The limits of incubators

A Wellington-based business researcher’s latest findings suggest people who want to create new products shouldn’t automatically assume they also need to create a start-up.

Jenny Douché, who is also Victoria University’s masters of innovation and commercialisation programme director, graduates with her PhD in management this week. Her latest research explores how business incubators influence new companies and their products.

In 2012, Douché decided to do a PhD and chose to focus on incubators because they were part of her own business history. “I totally believed in the concept and was intrigued by how they influence companies.”

Thirteen years ago Douché started the publishing company responsible for producing the Smarter Than Jack book series and was part of Creative HQ when it was first formed in 2003. At the time creating a start-up was an unusual thing to do and Creative HQ's first companies (of which there were about six in the early days) felt united in the scary and exciting ventures they were creating. “Being part of Creative HQ was fantastic and gave our companies access to people and expertise that we could not have got otherwise,” Douché says. “Former mayor of Wellington Mark Blumsky headed Creative HQ up at the time and his influence was amazing.”

Douché sold the company in 2007, and in the next few years worked for Creative HQ managing their pre-incubation programme, Activate. But her latest findings show that while some business incubators offer short-term programmes that encourage start-ups, it’s not necessarily the best approach. “These programmes can substantially reduce the business incubator’s ability to influence the strategies of companies on the longer-term programmes, potentially limiting the company’s growth potential.”

Douché says business incubators should provide tools, advice and resources that work towards improving the companies and their products, rather than fostering the creation of more start-ups. “There’s a wider perception that you can’t create a new product without a start-up, which is seen as the ‘in’ thing. But incubators should recognise that most people don’t want to start a whole business, they just want to create new and better products. Incubators, and entrepreneurship educators in general, should focus on teaching the concepts of new product development.

During her research, Douché surveyed and interviewed the chief executives of six business incubators and the heads of 37 companies that have been supported by incubators. She also examined how common support tools used by incubators - such as advice on product development, marketing and strategy, funding and physical provisions – can shape the development of new companies.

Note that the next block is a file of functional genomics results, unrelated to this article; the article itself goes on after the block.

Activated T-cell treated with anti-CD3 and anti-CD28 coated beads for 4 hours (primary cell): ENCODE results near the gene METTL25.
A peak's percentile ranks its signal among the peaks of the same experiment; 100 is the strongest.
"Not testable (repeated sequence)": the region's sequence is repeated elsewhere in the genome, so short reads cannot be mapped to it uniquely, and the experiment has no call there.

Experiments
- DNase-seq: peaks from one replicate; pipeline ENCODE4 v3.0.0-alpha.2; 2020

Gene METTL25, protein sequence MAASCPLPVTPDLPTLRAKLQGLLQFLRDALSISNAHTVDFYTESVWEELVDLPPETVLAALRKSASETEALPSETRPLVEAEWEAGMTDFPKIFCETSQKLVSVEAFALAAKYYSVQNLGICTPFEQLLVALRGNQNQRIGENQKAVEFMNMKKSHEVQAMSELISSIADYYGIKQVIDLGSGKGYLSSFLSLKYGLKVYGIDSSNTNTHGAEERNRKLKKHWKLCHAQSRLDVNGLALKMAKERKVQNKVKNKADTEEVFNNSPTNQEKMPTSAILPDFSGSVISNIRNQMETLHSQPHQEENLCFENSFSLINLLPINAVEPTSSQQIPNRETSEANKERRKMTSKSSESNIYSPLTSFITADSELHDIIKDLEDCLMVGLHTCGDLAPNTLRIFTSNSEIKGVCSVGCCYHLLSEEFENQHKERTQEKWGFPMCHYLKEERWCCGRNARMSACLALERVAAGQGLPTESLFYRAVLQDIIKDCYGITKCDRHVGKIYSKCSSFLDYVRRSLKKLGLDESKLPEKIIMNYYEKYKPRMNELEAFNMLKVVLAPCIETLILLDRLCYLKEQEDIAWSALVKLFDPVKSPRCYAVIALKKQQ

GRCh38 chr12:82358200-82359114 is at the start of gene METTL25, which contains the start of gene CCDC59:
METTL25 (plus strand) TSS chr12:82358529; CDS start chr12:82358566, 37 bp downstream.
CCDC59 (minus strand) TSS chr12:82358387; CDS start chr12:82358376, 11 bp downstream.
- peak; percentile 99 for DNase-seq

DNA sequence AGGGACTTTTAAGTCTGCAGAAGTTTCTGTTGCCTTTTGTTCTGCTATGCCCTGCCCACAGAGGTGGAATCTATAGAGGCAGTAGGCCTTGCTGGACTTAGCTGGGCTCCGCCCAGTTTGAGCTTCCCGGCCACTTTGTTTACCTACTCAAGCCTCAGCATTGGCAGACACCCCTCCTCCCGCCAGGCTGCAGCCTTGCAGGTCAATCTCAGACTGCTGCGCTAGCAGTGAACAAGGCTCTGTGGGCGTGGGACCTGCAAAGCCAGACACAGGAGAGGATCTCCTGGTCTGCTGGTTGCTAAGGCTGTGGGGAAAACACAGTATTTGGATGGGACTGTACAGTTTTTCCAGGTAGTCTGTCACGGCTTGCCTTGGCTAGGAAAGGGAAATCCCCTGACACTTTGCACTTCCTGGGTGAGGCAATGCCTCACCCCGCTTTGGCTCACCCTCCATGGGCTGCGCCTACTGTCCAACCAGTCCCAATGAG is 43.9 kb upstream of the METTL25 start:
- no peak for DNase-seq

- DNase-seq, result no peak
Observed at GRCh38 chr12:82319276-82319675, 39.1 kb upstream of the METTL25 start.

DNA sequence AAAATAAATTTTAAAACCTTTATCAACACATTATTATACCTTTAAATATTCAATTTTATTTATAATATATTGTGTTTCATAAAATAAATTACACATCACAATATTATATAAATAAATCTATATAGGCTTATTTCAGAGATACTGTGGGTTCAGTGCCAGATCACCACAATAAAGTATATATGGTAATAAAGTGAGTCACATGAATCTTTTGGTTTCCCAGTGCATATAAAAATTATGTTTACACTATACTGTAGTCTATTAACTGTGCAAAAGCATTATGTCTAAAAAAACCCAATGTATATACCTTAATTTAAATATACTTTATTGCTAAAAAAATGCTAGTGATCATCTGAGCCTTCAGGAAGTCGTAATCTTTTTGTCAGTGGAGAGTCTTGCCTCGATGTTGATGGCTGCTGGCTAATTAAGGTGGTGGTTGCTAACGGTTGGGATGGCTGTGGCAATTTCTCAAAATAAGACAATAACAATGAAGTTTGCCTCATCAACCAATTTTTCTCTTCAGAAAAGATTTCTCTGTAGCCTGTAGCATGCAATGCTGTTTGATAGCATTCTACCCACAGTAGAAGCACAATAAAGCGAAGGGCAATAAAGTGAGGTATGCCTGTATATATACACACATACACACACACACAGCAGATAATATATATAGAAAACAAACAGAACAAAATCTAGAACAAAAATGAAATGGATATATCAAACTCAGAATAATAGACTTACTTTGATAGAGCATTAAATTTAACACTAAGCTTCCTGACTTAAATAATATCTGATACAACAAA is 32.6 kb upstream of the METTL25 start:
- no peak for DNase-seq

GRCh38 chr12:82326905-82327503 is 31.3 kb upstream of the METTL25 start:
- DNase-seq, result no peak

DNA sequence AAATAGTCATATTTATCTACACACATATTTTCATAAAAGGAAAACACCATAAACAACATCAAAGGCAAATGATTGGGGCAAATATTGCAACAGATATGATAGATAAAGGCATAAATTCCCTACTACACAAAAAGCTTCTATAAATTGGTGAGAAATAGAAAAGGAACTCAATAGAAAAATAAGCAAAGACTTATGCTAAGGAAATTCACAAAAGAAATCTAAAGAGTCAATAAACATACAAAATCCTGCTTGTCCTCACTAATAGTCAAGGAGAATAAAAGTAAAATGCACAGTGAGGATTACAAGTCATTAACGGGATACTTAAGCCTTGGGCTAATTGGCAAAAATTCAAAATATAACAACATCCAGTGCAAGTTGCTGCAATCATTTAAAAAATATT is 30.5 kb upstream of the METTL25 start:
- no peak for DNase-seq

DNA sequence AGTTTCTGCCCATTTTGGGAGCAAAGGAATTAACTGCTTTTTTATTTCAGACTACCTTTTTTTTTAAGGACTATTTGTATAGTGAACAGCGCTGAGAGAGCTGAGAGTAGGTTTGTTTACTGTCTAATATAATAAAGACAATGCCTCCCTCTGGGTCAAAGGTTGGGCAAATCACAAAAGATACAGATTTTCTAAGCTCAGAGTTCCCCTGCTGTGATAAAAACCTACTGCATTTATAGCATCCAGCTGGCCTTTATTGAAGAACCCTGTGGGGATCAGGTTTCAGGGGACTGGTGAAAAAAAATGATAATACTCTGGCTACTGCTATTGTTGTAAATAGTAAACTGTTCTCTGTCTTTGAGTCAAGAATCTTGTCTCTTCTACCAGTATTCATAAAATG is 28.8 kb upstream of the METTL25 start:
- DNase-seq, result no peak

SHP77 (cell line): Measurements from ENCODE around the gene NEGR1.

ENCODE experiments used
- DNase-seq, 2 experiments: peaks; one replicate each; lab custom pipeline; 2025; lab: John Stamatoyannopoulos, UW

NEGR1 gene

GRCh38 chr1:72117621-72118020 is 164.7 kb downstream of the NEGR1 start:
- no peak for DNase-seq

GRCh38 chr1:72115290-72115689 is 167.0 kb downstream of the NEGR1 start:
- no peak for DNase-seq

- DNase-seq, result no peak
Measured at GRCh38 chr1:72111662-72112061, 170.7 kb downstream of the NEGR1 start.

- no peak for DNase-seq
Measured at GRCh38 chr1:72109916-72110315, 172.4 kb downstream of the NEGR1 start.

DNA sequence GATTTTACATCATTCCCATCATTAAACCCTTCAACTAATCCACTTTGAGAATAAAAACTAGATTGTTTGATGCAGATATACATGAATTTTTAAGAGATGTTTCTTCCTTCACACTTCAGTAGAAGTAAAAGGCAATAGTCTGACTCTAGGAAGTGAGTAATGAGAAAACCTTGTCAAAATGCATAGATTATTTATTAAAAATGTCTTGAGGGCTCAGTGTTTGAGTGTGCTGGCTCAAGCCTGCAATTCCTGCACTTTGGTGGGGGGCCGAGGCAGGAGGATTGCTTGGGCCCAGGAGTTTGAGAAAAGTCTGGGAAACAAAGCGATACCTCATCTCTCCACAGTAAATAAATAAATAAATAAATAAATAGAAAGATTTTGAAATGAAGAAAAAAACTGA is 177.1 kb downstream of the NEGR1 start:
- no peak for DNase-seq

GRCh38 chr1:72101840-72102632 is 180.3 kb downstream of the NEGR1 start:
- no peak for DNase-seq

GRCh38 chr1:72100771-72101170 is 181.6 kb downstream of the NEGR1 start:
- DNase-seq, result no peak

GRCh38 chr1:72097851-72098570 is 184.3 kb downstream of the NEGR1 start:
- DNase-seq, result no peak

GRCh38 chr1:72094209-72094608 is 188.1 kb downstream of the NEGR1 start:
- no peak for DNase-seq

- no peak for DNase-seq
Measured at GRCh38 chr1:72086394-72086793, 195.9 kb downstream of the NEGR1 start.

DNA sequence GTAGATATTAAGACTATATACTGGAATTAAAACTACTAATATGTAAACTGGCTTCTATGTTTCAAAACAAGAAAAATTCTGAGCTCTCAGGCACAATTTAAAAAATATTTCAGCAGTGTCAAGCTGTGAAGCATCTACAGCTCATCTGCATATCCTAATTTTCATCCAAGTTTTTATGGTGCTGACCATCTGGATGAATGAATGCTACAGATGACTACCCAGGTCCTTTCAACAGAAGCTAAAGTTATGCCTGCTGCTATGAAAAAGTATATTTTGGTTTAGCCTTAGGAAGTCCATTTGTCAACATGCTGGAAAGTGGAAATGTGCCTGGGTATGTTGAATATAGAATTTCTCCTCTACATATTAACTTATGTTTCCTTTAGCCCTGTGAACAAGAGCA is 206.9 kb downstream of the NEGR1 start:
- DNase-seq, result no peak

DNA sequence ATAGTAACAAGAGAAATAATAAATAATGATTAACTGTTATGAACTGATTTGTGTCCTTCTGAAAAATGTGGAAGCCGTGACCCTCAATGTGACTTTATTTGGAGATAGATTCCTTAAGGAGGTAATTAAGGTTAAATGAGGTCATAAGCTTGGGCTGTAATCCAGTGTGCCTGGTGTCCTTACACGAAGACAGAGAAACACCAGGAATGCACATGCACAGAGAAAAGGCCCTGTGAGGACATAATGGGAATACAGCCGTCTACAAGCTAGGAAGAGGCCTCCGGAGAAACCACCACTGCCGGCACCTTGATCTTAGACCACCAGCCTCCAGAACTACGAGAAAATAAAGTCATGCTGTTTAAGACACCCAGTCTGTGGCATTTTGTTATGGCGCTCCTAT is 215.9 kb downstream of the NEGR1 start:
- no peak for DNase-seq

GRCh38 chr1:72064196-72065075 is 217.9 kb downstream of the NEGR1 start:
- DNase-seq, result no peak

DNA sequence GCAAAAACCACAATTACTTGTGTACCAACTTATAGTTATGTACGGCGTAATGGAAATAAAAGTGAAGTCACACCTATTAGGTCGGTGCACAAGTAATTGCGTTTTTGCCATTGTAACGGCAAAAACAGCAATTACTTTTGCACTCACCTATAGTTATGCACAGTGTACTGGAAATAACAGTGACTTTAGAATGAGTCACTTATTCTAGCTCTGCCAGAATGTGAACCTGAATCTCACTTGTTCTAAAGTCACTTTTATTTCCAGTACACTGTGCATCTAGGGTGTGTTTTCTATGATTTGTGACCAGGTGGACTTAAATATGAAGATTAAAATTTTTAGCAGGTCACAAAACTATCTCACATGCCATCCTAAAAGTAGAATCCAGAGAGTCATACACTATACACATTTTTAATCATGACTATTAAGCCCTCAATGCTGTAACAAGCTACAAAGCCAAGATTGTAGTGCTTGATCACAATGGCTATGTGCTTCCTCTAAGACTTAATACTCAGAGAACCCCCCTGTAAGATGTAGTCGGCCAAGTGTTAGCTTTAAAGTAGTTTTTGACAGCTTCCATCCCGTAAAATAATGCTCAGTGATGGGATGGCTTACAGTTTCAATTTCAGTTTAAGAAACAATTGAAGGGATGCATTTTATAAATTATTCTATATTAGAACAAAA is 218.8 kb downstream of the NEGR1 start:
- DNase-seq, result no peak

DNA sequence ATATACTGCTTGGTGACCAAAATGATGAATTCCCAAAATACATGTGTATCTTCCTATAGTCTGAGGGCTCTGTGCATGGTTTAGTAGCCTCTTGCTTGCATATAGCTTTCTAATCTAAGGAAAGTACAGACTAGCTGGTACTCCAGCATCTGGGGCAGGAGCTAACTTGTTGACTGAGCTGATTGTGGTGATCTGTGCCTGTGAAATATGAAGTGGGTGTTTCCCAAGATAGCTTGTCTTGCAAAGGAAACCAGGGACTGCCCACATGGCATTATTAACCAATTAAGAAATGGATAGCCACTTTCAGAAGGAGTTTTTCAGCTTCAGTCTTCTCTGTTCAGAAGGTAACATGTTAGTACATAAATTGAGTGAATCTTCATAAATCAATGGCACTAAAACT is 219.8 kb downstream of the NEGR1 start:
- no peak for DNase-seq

Her findings could have implications for incubators, firms, central and local government, investors and universities, she says. Douché found that one of the variables that determined an incubator’s degree of influence was whether they tailored their approach to the needs of an individual company. The ones that did had greater influence over the companies than the incubators that created generalised support programmes.

Jenny Douche

Another variable that affects an incubator’s influence is the company’s product type: physical or digital . Douché found that sometimes incubators can have limited influence on physical product-based company’s strategies due to the firms having made a substantial investment in product development. “These incubators should review their selection criteria and assess whether they are targeting firms that are at an appropriate stage of development.”

Douché suggests that incubators should ensure the needs of firms are addressed individually as opposed to making all firms go through the same strategy development programmes. As the needs of firms change after raising capital, consideration should be given as to if and how the provisions should differ in the pre- and post-capital-raising.

From a firm’s point-of-view, an incubator should be chosen based on the company’s own objectives. “Entrepreneurs should carefully consider their needs and choose an incubator accordingly, that is, whether they are looking to gain external investment and build a high-growth firm, or whether they are looking to develop their entrepreneurial skills.”

Despite her research proving that incubators aren’t affective in a one-size-fits-all method, Douché says one of the most important elements of an incubator is how they help businesses direct their focus.

“The key influence of the incubators strategy development appears to be their ability to make firms take an outwardly-focused and evidence-based view of their strategies. Whereas, without the incubators’ support, strategies may have been developed from an insular perspective.”

Douché’s thesis was supervised by Professor Sally Davenport and Associate Professor Urs Daellenbach. Daellenbach says the research is crucial in highlighting how the standard incubation process isn’t necessarily the most effective way to make significant changes within a business. “Incubators are often set up to provide services perceived to be international best practice, many of which are generic and readily available via online resources. As Jenny’s research demonstrates, these practices only become particularly effective when they are customised to the companies.”

Douché’s thesis recently won an award at the Australian and New Zealand Academy of Management Awards for best paper in the entrepreneurship, start-ups and small business category.